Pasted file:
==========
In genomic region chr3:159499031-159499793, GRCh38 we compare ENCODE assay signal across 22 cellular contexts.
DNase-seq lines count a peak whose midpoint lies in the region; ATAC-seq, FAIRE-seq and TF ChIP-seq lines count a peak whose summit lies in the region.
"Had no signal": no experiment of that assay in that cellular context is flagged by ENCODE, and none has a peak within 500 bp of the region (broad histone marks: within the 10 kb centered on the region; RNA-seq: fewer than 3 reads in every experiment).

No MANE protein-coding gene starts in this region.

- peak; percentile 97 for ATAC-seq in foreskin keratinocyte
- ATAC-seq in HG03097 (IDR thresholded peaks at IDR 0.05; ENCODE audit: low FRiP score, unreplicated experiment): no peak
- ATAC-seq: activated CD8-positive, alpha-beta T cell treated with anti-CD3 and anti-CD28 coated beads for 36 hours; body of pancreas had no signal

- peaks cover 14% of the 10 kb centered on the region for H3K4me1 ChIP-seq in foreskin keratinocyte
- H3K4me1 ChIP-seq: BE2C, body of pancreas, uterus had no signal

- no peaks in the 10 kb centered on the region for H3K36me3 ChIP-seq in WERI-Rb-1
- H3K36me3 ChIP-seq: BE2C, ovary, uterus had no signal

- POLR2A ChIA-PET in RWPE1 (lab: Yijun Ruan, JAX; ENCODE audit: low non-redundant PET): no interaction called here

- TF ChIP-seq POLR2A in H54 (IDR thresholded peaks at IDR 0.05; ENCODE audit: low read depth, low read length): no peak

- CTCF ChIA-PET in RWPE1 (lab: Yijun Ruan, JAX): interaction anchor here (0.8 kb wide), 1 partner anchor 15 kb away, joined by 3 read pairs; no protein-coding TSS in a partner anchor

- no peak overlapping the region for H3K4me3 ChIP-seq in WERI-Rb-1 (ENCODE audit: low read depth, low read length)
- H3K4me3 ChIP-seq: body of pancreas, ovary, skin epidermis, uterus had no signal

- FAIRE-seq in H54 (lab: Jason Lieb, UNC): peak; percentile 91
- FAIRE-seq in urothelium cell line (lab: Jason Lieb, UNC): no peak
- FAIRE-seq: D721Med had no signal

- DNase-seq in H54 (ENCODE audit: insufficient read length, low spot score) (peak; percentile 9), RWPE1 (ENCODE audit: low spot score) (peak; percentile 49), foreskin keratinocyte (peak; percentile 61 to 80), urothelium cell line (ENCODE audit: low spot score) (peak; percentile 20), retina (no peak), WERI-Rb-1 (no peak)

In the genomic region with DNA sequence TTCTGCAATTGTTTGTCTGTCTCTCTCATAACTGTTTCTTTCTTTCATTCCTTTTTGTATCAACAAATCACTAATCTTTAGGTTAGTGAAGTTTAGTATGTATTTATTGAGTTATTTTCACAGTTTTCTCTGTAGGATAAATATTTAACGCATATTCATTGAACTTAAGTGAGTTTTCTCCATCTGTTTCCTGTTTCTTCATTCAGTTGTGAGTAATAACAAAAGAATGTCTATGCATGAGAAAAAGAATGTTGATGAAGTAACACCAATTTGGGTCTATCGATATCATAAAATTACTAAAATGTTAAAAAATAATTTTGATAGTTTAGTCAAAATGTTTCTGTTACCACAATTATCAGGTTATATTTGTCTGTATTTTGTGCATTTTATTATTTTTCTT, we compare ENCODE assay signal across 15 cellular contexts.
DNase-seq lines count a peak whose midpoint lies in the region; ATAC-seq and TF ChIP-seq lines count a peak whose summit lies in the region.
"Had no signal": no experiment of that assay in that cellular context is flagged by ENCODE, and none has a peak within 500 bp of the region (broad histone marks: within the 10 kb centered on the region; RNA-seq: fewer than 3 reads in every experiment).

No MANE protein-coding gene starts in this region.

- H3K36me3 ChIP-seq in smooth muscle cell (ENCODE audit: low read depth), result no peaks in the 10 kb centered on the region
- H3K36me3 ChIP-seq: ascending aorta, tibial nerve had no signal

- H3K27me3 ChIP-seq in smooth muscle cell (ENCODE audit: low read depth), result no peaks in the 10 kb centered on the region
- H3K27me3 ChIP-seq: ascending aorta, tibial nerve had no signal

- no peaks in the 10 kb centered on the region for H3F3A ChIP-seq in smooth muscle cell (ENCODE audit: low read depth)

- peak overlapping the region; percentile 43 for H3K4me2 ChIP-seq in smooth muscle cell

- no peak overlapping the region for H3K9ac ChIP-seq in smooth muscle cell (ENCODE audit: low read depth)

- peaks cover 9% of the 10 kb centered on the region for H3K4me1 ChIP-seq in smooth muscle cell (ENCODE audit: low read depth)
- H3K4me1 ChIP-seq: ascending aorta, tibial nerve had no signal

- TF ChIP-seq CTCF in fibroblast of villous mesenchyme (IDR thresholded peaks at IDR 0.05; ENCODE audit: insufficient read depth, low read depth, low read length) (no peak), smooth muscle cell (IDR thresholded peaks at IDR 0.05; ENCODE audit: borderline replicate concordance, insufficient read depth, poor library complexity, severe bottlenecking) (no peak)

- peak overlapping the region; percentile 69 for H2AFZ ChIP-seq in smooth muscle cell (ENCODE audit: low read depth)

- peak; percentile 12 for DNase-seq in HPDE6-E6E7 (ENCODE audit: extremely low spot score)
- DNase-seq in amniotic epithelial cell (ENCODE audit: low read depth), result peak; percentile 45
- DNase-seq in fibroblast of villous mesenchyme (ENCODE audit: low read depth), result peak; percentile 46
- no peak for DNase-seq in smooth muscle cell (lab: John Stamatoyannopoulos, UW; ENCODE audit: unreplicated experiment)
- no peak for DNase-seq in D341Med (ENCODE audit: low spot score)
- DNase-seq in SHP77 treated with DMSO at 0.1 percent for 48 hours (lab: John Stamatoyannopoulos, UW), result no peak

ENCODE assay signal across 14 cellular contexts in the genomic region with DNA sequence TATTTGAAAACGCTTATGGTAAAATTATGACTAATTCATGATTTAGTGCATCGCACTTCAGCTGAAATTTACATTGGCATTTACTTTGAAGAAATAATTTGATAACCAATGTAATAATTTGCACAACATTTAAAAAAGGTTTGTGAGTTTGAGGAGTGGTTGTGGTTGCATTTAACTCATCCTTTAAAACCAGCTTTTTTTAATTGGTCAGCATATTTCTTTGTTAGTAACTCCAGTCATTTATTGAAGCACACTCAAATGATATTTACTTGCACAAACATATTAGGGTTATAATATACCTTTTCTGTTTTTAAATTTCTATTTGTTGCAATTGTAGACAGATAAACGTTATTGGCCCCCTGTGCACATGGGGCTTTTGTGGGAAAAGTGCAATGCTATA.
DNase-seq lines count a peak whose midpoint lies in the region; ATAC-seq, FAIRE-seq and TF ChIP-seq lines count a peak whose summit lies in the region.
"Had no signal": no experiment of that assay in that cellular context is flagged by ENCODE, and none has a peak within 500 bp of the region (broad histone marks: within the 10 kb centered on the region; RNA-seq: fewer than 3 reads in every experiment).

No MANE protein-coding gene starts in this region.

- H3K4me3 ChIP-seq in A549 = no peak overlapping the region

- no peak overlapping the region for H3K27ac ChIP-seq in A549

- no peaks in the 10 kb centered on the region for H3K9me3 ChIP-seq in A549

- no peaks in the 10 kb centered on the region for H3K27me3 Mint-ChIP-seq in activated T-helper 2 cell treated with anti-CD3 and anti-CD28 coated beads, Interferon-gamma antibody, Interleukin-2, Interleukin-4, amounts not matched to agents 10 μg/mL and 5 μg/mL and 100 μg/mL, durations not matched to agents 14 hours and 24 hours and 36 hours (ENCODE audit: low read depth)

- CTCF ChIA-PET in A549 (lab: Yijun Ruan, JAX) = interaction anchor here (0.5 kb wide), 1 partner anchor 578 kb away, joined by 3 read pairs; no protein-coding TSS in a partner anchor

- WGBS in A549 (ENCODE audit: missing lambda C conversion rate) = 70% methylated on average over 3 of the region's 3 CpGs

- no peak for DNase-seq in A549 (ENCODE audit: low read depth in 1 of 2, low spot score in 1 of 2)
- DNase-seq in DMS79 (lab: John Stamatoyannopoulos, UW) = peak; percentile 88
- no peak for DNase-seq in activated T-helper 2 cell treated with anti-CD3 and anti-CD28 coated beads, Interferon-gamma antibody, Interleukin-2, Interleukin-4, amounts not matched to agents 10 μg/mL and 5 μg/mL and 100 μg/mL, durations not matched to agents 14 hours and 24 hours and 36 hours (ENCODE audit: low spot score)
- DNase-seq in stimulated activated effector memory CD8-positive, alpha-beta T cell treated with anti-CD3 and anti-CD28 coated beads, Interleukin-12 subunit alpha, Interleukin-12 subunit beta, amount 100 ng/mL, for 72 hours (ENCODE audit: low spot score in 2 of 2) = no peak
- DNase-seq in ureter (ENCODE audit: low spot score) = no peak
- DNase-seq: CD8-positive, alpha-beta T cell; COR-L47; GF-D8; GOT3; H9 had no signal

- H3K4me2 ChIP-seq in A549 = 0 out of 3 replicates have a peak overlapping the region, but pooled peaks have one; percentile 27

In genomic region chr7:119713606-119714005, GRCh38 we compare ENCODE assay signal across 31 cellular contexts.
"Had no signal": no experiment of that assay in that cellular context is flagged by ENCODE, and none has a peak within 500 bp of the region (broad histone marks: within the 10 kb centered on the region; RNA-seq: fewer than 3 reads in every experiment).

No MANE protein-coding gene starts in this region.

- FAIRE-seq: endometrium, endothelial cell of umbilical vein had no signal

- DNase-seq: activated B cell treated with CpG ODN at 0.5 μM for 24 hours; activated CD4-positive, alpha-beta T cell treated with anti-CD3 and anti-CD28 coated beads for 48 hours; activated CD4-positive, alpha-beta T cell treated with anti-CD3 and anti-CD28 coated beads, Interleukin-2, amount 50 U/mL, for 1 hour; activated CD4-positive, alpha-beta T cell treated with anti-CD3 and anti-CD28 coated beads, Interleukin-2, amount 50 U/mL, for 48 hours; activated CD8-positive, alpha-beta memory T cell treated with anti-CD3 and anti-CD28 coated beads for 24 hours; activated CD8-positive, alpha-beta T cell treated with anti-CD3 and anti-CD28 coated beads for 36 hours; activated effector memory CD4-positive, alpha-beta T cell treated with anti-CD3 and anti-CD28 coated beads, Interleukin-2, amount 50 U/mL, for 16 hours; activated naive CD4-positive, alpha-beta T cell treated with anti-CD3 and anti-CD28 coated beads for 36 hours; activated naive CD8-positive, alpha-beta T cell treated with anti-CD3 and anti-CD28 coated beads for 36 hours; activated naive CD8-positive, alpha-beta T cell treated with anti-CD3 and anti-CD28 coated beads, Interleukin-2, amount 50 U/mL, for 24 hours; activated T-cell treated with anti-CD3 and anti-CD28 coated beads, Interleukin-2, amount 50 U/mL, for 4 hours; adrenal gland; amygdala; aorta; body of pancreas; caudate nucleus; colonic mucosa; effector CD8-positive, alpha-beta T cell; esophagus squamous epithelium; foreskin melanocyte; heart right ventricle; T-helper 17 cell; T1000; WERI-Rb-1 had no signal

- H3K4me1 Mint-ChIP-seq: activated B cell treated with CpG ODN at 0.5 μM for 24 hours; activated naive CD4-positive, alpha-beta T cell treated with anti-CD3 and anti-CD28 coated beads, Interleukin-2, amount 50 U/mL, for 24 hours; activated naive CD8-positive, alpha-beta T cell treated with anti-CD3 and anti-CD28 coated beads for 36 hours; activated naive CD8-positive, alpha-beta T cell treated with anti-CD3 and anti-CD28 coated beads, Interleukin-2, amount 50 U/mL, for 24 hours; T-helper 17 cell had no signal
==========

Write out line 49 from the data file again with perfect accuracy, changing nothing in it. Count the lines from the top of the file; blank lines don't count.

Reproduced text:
- no peaks in the 10 kb centered on the region for H3K27me3 Mint-ChIP-seq in activated T-helper 2 cell treated with anti-CD3 and anti-CD28 coated beads, Interferon-gamma antibody, Interleukin-2, Interleukin-4, amounts not matched to agents 10 μg/mL and 5 μg/mL and 100 μg/mL, durations not matched to agents 14 hours and 24 hours and 36 hours (ENCODE audit: low read depth)